fAe gibson is an advocate, activist and artist. He was featured in a documentary, Gender Redesigner, chronicling five years of his transition from female-to-male. This film by his good friend Johnny Bergmann was shown at film festivals all across the United States and Europe in 2007, it aired on the LOGO channel and is now available on Outcast Films ( fAe has been an active participant in LGBT communities all over the country, including New York City, San Francisco, Boston and Pittsburgh. At the turn of the century, fAe was performing as Sir-Lix-A-Lot in New York City. He was a featured drag king on MTV’s Sex 2K: Drag Kings (2000). After moving to Pennsylvania from NYC, fAe joined the Distinguished Iron City Kings drag king troupe in Pittsburgh, where he slashed and hacked at gender boundaries. While living in San Francisco, he hosted and stage-managed Gender Pirates, a variety show that raised money for the annual San Francisco Trans March. While on the west coast, he was also a member of the band Sex Combs. Look ‘em up on for some sonic fury! fAe remains busy with new musical and performance projects. Currently, he’s pushing for change from his farm in rural western Pennsylvania speaking at schools, universities and to various groups about his experience as a trans-man.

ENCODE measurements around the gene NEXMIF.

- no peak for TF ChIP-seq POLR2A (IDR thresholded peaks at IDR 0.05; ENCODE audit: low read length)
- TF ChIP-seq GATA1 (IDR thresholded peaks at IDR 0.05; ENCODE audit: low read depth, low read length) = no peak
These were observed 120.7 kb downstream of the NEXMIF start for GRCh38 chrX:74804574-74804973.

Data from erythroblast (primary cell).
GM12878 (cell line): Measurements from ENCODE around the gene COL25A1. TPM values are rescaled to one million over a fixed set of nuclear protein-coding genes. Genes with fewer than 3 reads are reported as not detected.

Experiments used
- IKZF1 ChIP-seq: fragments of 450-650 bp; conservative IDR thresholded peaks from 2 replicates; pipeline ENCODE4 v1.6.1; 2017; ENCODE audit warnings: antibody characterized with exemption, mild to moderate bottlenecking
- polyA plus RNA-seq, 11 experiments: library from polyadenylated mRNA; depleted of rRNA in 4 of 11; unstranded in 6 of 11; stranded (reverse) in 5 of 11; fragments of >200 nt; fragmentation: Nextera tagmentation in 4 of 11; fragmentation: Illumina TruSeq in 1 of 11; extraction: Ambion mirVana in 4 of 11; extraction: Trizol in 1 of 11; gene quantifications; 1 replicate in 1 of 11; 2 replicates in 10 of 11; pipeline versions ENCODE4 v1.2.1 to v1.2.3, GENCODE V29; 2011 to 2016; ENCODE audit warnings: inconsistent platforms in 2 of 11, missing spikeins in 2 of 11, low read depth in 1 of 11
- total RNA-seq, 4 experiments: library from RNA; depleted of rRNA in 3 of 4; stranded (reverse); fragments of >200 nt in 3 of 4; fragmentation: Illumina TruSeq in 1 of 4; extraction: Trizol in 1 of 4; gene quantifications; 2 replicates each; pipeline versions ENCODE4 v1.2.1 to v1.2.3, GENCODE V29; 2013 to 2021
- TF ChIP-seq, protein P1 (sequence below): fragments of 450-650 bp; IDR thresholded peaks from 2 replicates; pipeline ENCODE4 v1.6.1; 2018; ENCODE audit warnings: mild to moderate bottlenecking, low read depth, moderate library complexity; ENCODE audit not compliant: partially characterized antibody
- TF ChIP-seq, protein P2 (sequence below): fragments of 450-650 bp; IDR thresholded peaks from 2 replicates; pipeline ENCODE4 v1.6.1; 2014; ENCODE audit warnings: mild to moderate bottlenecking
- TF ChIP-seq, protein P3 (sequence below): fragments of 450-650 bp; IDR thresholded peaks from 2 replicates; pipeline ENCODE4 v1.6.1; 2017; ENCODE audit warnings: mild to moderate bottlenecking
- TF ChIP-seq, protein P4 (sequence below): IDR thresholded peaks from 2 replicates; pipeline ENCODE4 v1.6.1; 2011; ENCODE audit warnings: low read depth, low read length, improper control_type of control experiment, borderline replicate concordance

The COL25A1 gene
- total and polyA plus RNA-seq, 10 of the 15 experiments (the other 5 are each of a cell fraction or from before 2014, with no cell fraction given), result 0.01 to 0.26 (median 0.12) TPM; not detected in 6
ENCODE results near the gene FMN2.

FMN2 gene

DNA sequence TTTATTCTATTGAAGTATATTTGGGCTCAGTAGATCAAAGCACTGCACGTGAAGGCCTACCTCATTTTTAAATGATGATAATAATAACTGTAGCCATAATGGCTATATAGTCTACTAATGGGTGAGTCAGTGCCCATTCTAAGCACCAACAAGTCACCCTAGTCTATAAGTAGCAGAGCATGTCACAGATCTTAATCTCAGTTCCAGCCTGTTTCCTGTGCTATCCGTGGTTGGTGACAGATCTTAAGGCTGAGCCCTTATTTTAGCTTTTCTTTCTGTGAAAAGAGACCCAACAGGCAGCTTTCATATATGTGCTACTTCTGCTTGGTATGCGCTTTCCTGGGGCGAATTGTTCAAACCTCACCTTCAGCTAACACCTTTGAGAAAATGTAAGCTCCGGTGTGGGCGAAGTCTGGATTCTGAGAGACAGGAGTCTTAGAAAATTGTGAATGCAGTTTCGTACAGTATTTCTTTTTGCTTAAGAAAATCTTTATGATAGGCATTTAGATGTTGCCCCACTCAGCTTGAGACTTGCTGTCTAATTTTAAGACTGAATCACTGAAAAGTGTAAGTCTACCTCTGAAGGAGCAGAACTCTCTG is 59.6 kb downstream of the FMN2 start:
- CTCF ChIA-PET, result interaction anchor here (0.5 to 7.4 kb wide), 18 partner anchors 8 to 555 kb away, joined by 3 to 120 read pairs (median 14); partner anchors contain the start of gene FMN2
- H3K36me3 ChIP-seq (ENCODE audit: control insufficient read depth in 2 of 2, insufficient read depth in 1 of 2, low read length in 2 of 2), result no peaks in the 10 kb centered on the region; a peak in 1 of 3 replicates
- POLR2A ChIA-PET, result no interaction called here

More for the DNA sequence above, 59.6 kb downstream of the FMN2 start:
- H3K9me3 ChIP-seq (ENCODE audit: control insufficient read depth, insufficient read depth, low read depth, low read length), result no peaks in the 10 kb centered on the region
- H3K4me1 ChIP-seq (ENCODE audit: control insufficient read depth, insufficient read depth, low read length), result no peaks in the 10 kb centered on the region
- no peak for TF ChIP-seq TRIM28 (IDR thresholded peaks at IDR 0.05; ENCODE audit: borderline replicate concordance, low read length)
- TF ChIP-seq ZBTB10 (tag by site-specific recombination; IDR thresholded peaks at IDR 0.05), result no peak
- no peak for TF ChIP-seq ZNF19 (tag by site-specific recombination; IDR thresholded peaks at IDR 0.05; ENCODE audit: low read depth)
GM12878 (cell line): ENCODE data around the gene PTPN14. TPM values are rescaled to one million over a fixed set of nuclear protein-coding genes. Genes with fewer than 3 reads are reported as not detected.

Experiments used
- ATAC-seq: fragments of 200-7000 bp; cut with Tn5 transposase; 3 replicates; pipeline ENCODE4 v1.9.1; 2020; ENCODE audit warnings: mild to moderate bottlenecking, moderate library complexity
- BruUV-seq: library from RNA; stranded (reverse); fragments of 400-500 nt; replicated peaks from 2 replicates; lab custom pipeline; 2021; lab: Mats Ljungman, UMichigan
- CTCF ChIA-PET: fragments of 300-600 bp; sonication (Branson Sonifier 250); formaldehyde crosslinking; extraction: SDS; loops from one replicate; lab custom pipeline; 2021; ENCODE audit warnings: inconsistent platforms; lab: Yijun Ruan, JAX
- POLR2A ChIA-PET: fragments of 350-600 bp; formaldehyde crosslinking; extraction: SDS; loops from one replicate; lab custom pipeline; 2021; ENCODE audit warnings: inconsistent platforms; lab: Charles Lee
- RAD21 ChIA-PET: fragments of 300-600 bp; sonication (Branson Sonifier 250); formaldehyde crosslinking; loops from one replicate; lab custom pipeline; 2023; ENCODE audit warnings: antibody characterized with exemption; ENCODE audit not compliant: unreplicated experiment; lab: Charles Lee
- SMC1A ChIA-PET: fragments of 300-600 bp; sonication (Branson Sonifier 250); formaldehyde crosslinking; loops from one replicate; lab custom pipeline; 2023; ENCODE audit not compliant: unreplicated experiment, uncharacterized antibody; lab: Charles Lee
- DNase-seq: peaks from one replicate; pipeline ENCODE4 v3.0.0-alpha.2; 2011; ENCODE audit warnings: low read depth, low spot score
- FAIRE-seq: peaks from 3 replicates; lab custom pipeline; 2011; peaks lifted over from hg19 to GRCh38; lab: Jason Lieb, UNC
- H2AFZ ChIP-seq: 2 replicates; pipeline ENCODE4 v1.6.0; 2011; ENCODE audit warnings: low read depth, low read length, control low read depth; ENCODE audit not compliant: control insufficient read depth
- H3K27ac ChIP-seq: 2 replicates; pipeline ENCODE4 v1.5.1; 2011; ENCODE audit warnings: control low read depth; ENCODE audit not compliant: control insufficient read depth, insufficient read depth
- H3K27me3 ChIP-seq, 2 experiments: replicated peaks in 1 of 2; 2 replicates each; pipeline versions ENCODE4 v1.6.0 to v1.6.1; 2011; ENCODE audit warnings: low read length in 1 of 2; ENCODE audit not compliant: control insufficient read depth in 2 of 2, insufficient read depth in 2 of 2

Born in Oakland, CA, in 1948, Jamison Green began fighting for civil rights for gender-variant people in 1968, and started his medical transition to male in 1988. He led FTM International from March 1991 to August 1999, has appeared in a dozen documentary films, and now serves on the boards of the World Professional Association for Transgender Health, TransYouth Family Allies, and the Transgender Law & Policy Institute. In 2009 he received the Association of Gay & Lesbian Psychiatrists’ 2009 Distinguished Service Award for his contributions to LGBT mental health, the Transgender Advocacy Award from the National LGBT Bar Association, and the Vanguard Award from the Transgender Law Center. He holds an MFA in English, and he is the author of the prizewinning book Becoming a Visible Man (Vanderbilt University Press, 2004). His next book, The FTM Guide to Sexual Health, is forthcoming from Cleis Press.